Let’s hope not.
Tucked into Section 12 of House Bill 1593 was a directive to Mississippi Public Broadcasting: “… Initiate a planning process to transition from receiving any state general funds beginning in Fiscal Year 2022.”
What a nutty, nutty, nutty idea.
As adjournment neared, the conference report on MPB’s $12 million total appropriation for the coming year passed the House 89-25 and the Senate 36-16.
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One could hope that most lawmakers simply were not aware of Section 12 and thought the bill was routine. Sadly, that isn’t likely. The leadership knew. They think that public radio and television in America are liberal, and the L-word is all it takes to get pushed into the leadership’s budgetary ditch.
It’s simply amazing (or disgusting) that officials who spend so much time bloviating about how dedicated they are to public education and public safety see a statewide radio and television network that also has a solid presence on the internet — 100 percent devoted to public education and public safety — as not worth the tiniest fraction of a $6.1 billion budget.
It’s amazing how fluid a sense of right and wrong can be.
To the enemies of public broadcasting, journalists were doing their civic duty in relentless reporting on President Clinton’s history of womanizing and predation. His persistent denials were ignored and the truth, as tends to happen, was revealed. The same journalists (maybe a generation removed) investigate the same type of allegations regarding the current president, and it’s because we are enemies of America.
But enough of that. The argument that absolutely takes the cake is, “There’s nothing in the Constitution that requires the government to fund television.”
True. So, let’s make a list. There’s nothing in the Constitution that requires government to set speed limits, require labels on poison, test and certify medicines or provide airports. There’s nothing in the Constitution that requires water companies to certify purity, that defines crimes or establishes prisons or says churches and charities are tax-exempt.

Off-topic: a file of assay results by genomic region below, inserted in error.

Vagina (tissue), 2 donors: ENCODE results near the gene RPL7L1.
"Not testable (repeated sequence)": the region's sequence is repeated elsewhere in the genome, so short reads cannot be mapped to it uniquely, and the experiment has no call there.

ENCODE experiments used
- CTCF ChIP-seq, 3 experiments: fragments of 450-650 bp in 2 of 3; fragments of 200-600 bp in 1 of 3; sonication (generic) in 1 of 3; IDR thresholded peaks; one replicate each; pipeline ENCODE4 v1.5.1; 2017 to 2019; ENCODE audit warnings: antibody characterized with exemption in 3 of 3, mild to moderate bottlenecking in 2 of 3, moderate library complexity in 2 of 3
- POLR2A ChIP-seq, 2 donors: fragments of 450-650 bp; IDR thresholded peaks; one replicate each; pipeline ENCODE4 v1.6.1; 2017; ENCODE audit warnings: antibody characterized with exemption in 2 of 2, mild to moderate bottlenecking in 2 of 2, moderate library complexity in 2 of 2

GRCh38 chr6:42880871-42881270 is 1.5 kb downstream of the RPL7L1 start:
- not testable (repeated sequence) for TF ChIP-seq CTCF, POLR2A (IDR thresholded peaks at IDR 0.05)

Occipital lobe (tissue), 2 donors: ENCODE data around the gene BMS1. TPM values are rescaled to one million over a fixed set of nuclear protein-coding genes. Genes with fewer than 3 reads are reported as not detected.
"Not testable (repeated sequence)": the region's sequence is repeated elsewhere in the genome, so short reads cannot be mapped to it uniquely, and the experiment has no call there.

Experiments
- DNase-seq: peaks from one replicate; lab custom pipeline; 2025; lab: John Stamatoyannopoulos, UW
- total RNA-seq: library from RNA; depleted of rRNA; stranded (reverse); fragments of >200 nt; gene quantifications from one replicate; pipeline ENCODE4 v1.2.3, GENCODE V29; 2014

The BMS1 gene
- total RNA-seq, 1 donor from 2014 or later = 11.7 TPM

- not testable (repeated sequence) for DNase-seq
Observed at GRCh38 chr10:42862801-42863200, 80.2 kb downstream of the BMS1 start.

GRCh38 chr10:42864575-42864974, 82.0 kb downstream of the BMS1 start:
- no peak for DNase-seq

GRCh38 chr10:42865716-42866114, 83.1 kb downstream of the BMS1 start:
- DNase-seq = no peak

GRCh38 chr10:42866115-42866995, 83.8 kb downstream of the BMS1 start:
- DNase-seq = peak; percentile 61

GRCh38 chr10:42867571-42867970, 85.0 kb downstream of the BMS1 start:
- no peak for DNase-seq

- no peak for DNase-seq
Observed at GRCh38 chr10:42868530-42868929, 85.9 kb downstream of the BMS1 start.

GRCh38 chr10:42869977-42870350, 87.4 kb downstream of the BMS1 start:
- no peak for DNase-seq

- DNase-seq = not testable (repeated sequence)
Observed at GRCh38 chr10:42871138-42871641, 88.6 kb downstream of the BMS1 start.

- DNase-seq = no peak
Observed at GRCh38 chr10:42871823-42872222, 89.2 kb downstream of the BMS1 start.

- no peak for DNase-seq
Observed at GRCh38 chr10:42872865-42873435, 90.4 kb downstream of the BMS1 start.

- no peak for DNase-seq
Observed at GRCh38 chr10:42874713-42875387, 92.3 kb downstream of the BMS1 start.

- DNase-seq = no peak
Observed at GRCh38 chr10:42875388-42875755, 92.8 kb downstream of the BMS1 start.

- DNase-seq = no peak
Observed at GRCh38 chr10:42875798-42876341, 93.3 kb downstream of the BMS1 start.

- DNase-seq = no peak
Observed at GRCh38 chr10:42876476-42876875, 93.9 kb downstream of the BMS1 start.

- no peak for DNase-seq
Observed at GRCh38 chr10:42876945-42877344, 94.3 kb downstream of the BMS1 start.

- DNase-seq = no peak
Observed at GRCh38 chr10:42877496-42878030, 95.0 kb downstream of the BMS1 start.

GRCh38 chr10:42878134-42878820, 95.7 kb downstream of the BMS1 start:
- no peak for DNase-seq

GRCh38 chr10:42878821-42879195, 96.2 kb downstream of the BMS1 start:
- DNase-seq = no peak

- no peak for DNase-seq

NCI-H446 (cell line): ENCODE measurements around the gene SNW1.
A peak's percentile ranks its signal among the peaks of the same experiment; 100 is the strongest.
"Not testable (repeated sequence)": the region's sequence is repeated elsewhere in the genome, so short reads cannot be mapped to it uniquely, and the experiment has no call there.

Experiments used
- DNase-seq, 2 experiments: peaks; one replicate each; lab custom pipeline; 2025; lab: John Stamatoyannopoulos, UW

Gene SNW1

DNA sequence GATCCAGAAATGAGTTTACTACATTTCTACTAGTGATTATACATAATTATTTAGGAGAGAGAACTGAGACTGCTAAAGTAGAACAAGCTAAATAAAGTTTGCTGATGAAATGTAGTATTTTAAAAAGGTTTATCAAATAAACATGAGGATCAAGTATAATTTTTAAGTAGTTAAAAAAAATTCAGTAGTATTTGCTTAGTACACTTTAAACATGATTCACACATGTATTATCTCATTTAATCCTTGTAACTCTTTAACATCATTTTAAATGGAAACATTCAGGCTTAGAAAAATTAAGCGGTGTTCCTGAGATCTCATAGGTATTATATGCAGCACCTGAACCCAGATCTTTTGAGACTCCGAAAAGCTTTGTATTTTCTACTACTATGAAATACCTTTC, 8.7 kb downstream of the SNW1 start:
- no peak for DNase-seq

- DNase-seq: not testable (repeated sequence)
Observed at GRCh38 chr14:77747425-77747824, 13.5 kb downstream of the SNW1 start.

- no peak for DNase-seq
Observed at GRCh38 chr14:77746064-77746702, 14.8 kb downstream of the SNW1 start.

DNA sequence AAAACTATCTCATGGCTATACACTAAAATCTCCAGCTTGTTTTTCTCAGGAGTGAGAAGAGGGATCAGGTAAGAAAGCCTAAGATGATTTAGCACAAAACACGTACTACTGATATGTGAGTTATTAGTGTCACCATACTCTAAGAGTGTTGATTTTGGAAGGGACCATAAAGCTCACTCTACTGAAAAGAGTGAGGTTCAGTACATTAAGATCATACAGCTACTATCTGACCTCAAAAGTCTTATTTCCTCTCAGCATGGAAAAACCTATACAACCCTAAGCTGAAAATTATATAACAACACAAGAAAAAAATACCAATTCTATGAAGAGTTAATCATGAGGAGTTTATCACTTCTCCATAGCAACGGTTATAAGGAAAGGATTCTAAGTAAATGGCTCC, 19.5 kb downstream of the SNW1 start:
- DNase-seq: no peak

Government is merely instructed by the Constitution to protect the people from enemies and, otherwise, to be helpful where appropriate.
Hurricane Katrina provided the test of tests for Mississippi Public Broadcasting. The true test came after the storm. Commercial media was reporting events, valiantly in many cases. MPB was doing more by airing fast, factual and life-saving information to people about where to go, how to receive help all day and all night for more than a week.
Public broadcasting is more than Big Bird, Bert and Ernie. Enriching children’s programming is provided to the houses on Country Club Drive and, importantly, the day care centers so many Mississippi children attend because all the adults in their lives have jobs.
Commercial broadcasters must provide what audiences and advertisers want. That’s how they stay viable. Public broadcasters provide what people need. Where else can a family in this most rural of states have a chance — whether they use it or not — to explore Yellowstone, to hear a discussion of a Supreme Court decision or listen to world-class musicians?
Congress, to some degree, and Mississippi lawmakers, to a larger degree, have always viewed the arts as optional. Somehow or another, they think it’s important to provide parks and preserves for mental relaxation (also not required by Constitution), but feel it’s somebody else’s job to provide mental stimulation.
Granted, news and feature reporting on public broadcasting is sometimes slightly left of center. But as commercial outlets move toward the poles of political ideology, isn’t is smart to keep people on the air who at least strive for balance?
Not according to the leadership in Jackson. They consider state money their personal trove, and that broadcasts encouraging people to think for themselves is dangerous.
It was really a smart move when the Legislature first created the Mississippi Authority for Public Television in 1969, becoming one of the last states to do so. MPB has a record of doing more with less — winning national awards — from its inception.
Now, Mississippi legislators want MPB to rely totally on federal and private funding. That’s the source of most of their operational dollars. Other “red” states are doing the same. But to bow out would be wrong. There’s nothing — nothing — that provides as much real and intangible value — to the people of the state for as little money. If the way onward and upward for the state’s people — and its economy — is a better educated populace, then hating on MPB in an attempt to silence its voice is, in truth, nuts.
Charlie Mitchell is a Mississippi journalist.